1 pound beets (after cooking there should be about 2 cups)

6 tablespoons mild olive oil

2 teaspoons Oriental sesame oil

2 tablespoons fresh lemon juice

2 teaspoons sesame seeds, additional for garnish

salt and pepper to taste


Trim tops from beets, leaving about ½ inch from the beets, so that they don’t bleed too much.  Put the beets in a pot and cover with cold water.  Heat to boiling, then reduce the heat and simmer uncovered until tender.  Pour off most of the hot water and add cold water to the pot.  Peel the beets while they are still warm.  Or you may rub the beets with a little oil and bake them in a covered pan at 350 until tender.  If the beets are large, cut them into ¼ inch slices.  If they are small, cut them into 4 – 8 wedges.  Place the beets in a large mixing bowl.

Whisk the remaining ingredients together, pour over the still warm beets, and toss to coat.  Sprinkle more sesame seeds if you like and serve.


A great salad can be made with beets and broccoli.  We steam the broccoli and beets together with the sliced beets on bottom.  Generally, when the broccoli is done (i.e. just turned dark green and starting to get tender) the beets are also done.  We then toss them in a simple vinaigrette and can serve either warm or cold.  This vinaigrette is the one we use:





1 clove garlic

1 tsp salt

3 Tbs red wine vinegar

1 tsp wet mustard

5 Tbs extra virgin olive oil

black pepper


Press garlic into the bottom of  your salad bowl.  With a fork, mix well with salt until it forms a paste.  Mix in vinegar and mustard until salt is dissolved.  Whisk in olive oil to make an emulsion.  Add black pepper to taste.  These proportions are in no way set in stone.  You should experiment to find the proportions you prefer.  Also, other spices, herbs and vinegars can be used to vary the dressing.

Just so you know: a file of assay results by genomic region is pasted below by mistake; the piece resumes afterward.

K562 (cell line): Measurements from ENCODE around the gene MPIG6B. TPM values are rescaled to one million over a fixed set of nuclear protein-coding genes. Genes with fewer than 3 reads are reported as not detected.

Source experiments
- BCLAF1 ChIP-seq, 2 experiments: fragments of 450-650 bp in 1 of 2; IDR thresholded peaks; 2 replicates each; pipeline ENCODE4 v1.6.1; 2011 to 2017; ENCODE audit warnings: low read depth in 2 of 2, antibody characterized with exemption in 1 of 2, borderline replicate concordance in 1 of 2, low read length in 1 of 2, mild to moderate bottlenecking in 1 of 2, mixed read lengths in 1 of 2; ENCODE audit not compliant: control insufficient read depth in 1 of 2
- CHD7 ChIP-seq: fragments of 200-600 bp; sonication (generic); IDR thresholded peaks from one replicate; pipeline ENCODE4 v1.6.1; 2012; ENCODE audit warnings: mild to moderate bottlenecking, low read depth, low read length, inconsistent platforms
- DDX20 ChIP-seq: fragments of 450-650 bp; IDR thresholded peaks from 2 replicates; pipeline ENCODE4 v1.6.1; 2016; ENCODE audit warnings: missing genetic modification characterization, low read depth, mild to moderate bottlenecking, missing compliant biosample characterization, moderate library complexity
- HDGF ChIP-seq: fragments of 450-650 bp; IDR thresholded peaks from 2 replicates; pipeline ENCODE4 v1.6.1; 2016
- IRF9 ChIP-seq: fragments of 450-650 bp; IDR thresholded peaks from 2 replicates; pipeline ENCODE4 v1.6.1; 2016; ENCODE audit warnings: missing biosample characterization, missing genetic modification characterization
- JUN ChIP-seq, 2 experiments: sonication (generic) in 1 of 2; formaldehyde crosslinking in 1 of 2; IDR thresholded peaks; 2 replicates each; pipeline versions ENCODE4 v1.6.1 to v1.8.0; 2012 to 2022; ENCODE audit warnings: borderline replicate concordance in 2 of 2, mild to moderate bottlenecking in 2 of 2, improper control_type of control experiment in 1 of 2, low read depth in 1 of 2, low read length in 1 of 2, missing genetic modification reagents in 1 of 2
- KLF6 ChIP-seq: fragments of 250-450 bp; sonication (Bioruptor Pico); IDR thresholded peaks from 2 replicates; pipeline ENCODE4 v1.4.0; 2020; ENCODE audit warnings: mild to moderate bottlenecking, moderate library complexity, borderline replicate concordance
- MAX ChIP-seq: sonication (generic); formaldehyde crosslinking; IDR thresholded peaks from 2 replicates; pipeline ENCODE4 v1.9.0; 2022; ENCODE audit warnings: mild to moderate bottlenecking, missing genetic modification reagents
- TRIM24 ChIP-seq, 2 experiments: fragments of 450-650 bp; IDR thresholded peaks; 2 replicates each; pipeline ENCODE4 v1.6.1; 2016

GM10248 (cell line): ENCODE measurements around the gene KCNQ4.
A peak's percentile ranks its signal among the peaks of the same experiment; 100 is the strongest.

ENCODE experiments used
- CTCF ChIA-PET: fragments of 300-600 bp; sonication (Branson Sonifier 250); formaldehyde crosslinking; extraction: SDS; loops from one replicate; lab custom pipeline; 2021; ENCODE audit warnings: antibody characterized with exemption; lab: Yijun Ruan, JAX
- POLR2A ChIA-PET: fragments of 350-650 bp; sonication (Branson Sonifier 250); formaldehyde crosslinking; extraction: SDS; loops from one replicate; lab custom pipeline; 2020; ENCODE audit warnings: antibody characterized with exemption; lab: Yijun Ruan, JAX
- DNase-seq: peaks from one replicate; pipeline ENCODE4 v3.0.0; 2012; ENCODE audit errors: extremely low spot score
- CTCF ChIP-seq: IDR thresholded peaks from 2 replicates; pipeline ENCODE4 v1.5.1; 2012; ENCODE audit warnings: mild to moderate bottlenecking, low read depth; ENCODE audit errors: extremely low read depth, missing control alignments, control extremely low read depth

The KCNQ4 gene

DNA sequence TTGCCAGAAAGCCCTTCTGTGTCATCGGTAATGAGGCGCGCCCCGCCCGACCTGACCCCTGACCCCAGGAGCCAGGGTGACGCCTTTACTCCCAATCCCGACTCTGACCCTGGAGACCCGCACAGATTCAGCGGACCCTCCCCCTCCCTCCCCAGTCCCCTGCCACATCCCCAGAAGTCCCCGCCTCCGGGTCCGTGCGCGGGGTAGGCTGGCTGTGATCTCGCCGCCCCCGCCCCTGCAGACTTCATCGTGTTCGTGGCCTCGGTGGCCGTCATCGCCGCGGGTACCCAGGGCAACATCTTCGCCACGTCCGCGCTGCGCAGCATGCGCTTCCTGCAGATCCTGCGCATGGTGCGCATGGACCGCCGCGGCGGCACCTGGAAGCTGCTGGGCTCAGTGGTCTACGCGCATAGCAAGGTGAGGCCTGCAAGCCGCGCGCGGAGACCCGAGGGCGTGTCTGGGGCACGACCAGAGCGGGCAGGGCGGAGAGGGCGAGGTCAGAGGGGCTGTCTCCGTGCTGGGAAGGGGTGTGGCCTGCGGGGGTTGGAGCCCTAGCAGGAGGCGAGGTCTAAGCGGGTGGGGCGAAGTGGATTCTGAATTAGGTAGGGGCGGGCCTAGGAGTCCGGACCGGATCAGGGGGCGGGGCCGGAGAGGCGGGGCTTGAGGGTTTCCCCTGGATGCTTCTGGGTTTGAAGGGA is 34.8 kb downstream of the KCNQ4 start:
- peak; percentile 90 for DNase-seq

Zucchini Pesto

Lyn–this is the one that was in the Oregonian–it’s quite good! Pretty tasty straight up, but seems like it would be great on crostini or pizza, or w/chicken or fish, for instance…

1/2 c olive oil
1 large shallot chopped (I used a sweet onion)
6 garlic cloves
3 Tbs toasted blanched almond slivers
1 medium zucchini, cut into 1/2 ” dice
1 c basil leaves
1 tsp lemon juice
salt and pepper to taste.

Sauté garlic and onions in 1Tbs oil until softened, not browned. Transfer to blender or processor and blend with remaining ingredients (except oil) until smooth. Gradually add in oil with blender running until smooth and creamy. Season w/S&P to taste.

Apparently keeps several days in fridge or freezes well

Lonnie’s chocolate Zucchini Cake


½ c soft butter

½ c cooking oil

2 eggs

1 ½ c sugar (can be cut down)

1 tsp. Vanilla

2 ½ c flour

1 tsp soda

½ t salt

½ c chocolate chips

½ c sour milk (buttermilk)

4 T cocoa

½ tsp. Cinnamon

2 c grated zucchini

¼ c chopped nuts


Mix butter,oil, eggs, sugar, vanilla and milk together.  Add cocoa, soda, cinnamon and salt and mix well.  Add flour, mix well, add zucchini, chocolate chips and nuts.  Mix well.  Bake at 350 degrees for 45 minutes.  13 X 9 inch pan or 2 loaf pans.


Chocolate Zucchini Cake 2

A great cake for all that zucchini at the end of the season, and the kids love it too!

Makes 1 9 x 13 inch cake

Printed from Allrecipe, submitted by Sandi


½ cup butter, softened                           1 ¾ cup white sugar

½ cup vegetable oil                                                2 eggs

1 teaspoon vanilla extract                      ½ cup sour milk

2 ½ cups all purpose flour                    ¼ cup unsweetened cocoa powder

1 teaspoon baking soda                         1 cup semiweet chocolate chips

½ teaspoon ground cinnamon                               2 cups zucchini, finely diced